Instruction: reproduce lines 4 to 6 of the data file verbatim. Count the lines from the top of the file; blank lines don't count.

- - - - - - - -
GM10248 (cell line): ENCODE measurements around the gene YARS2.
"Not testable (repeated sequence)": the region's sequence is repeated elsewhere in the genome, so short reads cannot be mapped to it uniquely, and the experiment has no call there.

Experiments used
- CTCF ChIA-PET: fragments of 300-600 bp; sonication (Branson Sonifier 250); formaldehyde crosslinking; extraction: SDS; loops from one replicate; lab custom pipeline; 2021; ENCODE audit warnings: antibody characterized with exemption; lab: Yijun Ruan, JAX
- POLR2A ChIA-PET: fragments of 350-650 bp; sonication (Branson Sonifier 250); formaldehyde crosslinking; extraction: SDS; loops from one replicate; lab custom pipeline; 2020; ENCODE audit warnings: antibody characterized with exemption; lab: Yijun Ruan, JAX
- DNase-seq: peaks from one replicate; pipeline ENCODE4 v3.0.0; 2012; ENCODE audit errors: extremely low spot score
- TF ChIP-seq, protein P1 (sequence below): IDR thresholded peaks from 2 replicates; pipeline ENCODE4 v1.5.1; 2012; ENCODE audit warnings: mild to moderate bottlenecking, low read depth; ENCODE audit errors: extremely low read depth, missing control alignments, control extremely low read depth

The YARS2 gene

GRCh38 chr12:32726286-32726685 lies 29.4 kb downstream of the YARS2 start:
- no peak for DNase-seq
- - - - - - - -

- CTCF ChIA-PET: fragments of 300-600 bp; sonication (Branson Sonifier 250); formaldehyde crosslinking; extraction: SDS; loops from one replicate; lab custom pipeline; 2021; ENCODE audit warnings: antibody characterized with exemption; lab: Yijun Ruan, JAX
- POLR2A ChIA-PET: fragments of 350-650 bp; sonication (Branson Sonifier 250); formaldehyde crosslinking; extraction: SDS; loops from one replicate; lab custom pipeline; 2020; ENCODE audit warnings: antibody characterized with exemption; lab: Yijun Ruan, JAX
- DNase-seq: peaks from one replicate; pipeline ENCODE4 v3.0.0; 2012; ENCODE audit errors: extremely low spot score